CrazyIvan is not a system you sign up and try for three or six months. It takes discipline to endure the grind and you may just enter at the onset of a drawdown. Hence it should be part of your portfolio accompanied by other trading activities – i.e. discretionary trading or other automated systems. Long term I expect it to do equal or even exceed what other systems of its kind have been doing. If you seek the holy grail – i.e. doubling your money in three months – then CrazyIvan is surely not for you. However if you are looking for a long term system that churns out 25R – 35R per year on average per symbol then you may consider signing up.
System trading is a bit like gym memberships. You don’t throw in the towel if you don’t look like a Greek God within three or six months. Progress is accumulative and it takes more effort and discipline than you probably expected 😉
Okay, as we’re getting close to kissing 2010 a last goodbye it’s time for ole’ Mole to start switching back into productivity mode. The only new year resolution on my mind is for us stainless steel rats to continue banking coin and to avoid the plethora of traps that are being thrown at us on a daily basis. The past two years have forced me to up my game quite a bit and as such I actually in some ways consider the nastiness we had to endure a positive experience. Of course the biggest change for me was the realization that the long term window is way to elusive to be factored into a reliable trading approach these days – thus I have narrowed my trading window to from originally weeks/months to now days/weeks. Far from being a mere instinctual decision this new short term approach has been heavily influenced by several factors:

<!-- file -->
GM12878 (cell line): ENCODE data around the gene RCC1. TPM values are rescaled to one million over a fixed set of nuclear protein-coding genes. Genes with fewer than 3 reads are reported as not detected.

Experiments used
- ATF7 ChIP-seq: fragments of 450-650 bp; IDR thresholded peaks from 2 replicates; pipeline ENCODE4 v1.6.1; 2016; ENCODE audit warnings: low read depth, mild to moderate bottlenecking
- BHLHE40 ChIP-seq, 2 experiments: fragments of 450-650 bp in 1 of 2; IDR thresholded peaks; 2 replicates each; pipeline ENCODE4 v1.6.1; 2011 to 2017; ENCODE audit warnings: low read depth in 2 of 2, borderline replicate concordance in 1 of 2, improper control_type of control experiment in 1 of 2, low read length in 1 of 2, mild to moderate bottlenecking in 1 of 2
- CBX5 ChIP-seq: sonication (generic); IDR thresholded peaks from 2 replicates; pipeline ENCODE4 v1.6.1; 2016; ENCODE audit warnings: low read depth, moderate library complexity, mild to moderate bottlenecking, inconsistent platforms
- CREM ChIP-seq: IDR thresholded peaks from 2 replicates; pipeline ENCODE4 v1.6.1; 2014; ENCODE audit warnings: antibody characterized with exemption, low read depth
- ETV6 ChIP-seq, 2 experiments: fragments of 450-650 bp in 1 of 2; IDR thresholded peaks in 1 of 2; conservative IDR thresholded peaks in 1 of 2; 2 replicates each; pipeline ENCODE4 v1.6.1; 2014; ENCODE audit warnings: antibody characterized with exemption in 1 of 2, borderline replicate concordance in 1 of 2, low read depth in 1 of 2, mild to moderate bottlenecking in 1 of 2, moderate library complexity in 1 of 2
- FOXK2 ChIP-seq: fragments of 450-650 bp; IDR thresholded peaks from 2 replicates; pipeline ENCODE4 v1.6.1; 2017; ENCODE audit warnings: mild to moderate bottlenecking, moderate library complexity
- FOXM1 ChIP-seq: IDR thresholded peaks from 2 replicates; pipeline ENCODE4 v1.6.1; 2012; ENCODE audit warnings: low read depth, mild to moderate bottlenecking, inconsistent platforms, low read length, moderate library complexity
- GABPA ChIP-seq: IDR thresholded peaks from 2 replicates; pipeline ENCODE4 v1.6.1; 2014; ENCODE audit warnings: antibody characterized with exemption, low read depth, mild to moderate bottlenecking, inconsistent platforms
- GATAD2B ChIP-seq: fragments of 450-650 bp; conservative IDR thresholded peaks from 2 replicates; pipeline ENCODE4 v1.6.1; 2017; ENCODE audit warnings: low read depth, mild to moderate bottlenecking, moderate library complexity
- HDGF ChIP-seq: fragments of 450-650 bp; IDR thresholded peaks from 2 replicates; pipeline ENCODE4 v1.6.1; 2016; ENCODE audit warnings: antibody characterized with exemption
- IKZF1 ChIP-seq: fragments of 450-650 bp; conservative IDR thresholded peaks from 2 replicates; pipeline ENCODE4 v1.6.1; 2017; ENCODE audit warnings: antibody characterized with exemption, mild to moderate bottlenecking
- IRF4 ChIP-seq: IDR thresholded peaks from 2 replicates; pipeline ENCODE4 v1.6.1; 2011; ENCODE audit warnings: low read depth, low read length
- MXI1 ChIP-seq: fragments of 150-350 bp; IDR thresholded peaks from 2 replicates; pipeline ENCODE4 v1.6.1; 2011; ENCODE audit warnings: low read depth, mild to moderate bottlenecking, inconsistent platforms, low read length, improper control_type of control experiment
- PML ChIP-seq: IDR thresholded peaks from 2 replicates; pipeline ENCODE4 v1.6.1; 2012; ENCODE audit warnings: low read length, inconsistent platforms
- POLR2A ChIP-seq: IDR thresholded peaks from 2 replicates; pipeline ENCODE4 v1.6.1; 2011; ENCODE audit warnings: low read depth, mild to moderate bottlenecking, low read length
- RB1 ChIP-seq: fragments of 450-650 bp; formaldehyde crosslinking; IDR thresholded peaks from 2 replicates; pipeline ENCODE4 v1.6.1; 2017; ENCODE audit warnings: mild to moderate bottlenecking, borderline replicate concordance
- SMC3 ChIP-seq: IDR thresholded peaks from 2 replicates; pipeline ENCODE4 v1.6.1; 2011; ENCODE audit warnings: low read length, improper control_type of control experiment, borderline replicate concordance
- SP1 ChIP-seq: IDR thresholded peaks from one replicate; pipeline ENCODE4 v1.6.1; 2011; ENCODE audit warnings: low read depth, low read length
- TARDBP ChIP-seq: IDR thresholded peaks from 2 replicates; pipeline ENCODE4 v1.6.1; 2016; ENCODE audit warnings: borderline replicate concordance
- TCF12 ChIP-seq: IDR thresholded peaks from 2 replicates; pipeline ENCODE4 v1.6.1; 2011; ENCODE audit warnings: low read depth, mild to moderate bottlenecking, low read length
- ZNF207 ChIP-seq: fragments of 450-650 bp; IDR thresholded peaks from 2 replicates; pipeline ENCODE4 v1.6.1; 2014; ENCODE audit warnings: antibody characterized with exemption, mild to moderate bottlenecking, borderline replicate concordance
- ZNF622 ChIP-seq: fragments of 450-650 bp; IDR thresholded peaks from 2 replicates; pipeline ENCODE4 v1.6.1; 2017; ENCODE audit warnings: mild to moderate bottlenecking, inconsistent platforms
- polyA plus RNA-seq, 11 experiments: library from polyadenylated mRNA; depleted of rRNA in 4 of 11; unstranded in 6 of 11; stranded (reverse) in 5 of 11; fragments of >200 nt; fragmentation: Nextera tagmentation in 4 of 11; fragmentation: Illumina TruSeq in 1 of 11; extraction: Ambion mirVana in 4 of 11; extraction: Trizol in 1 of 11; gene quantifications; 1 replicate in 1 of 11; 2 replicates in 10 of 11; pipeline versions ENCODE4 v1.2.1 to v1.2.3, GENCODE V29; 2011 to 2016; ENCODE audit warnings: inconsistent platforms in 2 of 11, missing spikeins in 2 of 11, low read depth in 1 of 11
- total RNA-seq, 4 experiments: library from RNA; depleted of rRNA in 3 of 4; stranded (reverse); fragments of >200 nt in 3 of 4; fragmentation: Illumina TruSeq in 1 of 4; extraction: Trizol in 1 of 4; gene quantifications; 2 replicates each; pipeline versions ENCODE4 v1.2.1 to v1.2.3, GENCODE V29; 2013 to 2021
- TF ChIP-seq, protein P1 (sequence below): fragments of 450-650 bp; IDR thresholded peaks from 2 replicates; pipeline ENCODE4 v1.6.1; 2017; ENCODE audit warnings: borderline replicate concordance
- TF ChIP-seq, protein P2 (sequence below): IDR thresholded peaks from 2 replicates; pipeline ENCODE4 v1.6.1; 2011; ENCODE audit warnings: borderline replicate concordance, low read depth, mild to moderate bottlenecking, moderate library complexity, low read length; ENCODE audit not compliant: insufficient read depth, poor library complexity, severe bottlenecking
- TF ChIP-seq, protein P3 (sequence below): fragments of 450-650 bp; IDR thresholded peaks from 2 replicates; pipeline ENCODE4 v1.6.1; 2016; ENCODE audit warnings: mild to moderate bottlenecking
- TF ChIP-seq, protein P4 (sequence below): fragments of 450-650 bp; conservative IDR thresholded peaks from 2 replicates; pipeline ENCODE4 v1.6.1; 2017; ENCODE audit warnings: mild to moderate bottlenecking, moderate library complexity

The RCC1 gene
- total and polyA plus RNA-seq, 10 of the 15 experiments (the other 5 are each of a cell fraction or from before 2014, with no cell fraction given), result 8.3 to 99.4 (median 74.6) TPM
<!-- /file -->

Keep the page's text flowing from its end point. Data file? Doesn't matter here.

- My shift from a mainly EWT based approach toward development of a more sophisticated set of momentum and sentiment indicators.
- A profound change in the inherent nature of the equity markets, e.g.:
- extreme conditions persisting for much longer
- retracements becoming more flat
- increase in volatility (price/sentiment)
- volatility extremes occurring within shorter time frames
- A a shift in participant demographics (i.e. an explosion in HFT traffic, the exodus of retail traders, a smaller group of more Fed assisted TBTF primary dealers, etc.)
- Increasing evidence of how POMO auctions can and have affected equities inflows and outflows; and an marked increase in the frequency of POMO auctions (i.e. QE and now QE2).
- The realization that given these conditions a daily/weekly trading window increases the odds and also insulates a trader from being led astray by sentiment extremes or blatant Fed manipulations.
Looking at the above list one wonders what approach actually works reliably in such challenging market conditions. Long term success in trading was was never easy to begin with and thus was limited to a very small minority of players who were either connected or able to detach themselves from being anchored into a particular way of thinking (i.e. bullish vs. bearish). As such the turbulence experienced in the past two years led many once successful traders to the sidelines – either by choice or by sheer force via Darwin’s principle suggesting survival of the fittest.